NASA goes after lighting storms on Earth

NASA set to launch large-scale storm research project

National Weather Service
NASA this month will unleash its unmanned drone with a venerable tool mounted inside that will let it track and monitor storm lighting like never before.

The Lightning Instrument Package (LIP) will for the first time fly aboard NASA's unmanned Global Hawk drone as it flies over the Gulf of Mexico and Atlantic Ocean at an altitude of 60,000 feet looking for hurricanes to dive into.  The LIP instrument has flown before; in fact it has monitored some 800 storms throughout its 15-year career, but never for 30 straight hours as it will inside the drone.

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"We'll be able to see a storm in a way we've never seen it before," said Richard Blakeslee, LIP's principal investigator and Earth scientist at the Marshall Center in a statement.   "We'll see how the storm develops over the long term, and how lightning varies with all the other things going on inside a hurricane. It's the difference between a single photograph and a full-length movie."

The idea with LIP is that NASA will be able to measure the amount of lightning produced by hurricanes and tropical storms for a continuous period of time. Lightning's connection to hurricane intensification has eluded researchers for decades, and scientists hope the upcoming hurricane experiment will help answer some puzzling questions, NASA stated. For example if scientists can figure out the ties between lightning and hurricane severity, meteorologists may be able to greatly improve their short-term forecasts. Researchers have connected lightning to everything from strong winds to flooding to tornadoes, and a few extra minutes of warning time can save lives each year, NASA stated.  

To measure the electric field in a storm, LIP uses what are known as electric field mills, devices that let scientists measure the amount of lightning a storm produces. Originally developed at NASA, the mills look like big cans -- each about a foot long and approximately 8 inches across. As the instrument flies through the air, a plate covering each can rotates, covering and uncovering four metal disks housed inside. Uncover a disk and electricity from the storm rushes in. Cover the disk and it rushes back out. The whole process converts the electrical current from DC to AC and back to DC, allowing scientists to measure how strong a storm's electric field is, and how prone to lightning it might be. A sudden shift in the strength of the electrical field allows scientists to determine that a lightning strike has occurred, NASA stated.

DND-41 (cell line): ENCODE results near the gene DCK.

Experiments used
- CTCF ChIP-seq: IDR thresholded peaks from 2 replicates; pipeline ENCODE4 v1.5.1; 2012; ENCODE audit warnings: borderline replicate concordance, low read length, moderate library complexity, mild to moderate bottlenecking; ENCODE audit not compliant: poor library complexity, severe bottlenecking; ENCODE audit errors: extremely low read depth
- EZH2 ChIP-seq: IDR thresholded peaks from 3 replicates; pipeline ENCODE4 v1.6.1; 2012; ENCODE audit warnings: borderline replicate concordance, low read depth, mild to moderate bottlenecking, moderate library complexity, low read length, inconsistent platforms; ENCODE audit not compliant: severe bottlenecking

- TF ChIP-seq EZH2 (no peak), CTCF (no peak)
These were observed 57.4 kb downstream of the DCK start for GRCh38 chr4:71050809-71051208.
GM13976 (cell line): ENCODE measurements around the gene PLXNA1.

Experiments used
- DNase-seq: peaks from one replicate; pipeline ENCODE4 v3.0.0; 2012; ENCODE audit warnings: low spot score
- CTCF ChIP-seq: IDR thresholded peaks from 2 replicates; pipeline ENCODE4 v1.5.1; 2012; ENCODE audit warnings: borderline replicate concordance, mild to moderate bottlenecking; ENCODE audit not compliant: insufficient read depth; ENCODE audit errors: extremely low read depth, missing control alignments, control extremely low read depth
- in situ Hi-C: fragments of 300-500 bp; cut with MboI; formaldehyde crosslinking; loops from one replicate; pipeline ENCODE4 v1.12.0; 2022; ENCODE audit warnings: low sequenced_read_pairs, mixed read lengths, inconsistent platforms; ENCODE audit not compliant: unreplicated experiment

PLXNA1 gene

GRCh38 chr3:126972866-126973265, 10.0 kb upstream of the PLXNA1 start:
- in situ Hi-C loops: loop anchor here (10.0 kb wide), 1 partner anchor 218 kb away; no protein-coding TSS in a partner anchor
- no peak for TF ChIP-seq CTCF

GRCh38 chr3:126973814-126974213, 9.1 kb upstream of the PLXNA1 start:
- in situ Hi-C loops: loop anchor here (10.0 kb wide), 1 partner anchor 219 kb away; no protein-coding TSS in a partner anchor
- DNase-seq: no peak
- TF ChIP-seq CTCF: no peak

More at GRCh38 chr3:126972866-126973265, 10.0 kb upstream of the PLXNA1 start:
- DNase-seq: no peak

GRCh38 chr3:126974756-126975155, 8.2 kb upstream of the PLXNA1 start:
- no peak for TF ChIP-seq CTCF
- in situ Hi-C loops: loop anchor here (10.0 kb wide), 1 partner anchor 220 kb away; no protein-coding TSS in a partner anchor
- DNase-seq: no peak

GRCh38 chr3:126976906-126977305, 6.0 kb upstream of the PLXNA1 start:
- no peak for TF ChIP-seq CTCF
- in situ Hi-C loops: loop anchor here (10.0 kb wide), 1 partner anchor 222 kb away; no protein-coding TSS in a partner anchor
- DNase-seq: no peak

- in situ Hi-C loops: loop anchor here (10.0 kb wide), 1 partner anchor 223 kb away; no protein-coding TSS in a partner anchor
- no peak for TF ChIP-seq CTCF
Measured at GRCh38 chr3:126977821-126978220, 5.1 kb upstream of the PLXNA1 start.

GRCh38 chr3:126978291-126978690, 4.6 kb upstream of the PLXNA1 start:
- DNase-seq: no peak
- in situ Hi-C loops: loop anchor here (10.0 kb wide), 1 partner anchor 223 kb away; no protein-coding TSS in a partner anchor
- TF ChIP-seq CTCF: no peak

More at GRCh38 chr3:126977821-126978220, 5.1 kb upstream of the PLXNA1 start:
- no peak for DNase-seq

NASA said that in addition, a conductivity probe reveals how easily electrical current can flow through the storm to the upper part of the atmosphere. The probe is a small nose-cone shaped device with two sensor tubes attached to each side. As the plane flies near a hurricane, small electrical particles called ions rush through the tube, allowing the team to count them.

The LIP researchers gather all that data to determine how much lightning a hurricane produces and where it originates within the storm. By combining that data with wind speed, rainfall rate and other information, researchers can connect how lightning relates to hurricane intensification, NASA stated.

LIP is just one part of a larger hurricane research project NAS is conducting this summer.  That study, called Genesis and Rapid Intensification Processes, or GRIP includes the Global Hawk plus two other storm chaser planes mounted with 15 instruments.

According to NASA, a suite of instruments on the aircraft will capture data on what is happening with winds, temperature, humidity, clouds, ice, lightning, aerosols and other factors inside tropical cyclones as they form and intensify, or as they fizzle and weaken. NASA will also use data from its spaceborne instruments - particularly the joint US-Japan Tropical Rainfall Measuring Mission satellite and those in the A-Train constellation of Earth monitoring satellites.

NASA and others use such lightning research for a variety of applications.  NASA for example built a state of the art lightning protection system at the Kennedy Space Center that will not only protect people and equipment but will collect strike information for analysis by launch managers.

NASA said the system, is the largest on the space compound and will feature large cables strung between three 594-foot-tall steel and fiberglass towers. Each tower is topped with a fiberglass mast and a series of catenary wires and down conductors designed to divert lightning away from the rocket and service structure. This configuration helps keep the vehicle isolated from dangerous lightning currents, NASA said. The system includes an array of sensors, both on the ground and the mobile launcher, will help determine the vehicle's condition after a nearby lightning strike.   

Follow Michael Cooney on Twitter: nwwlayer8  

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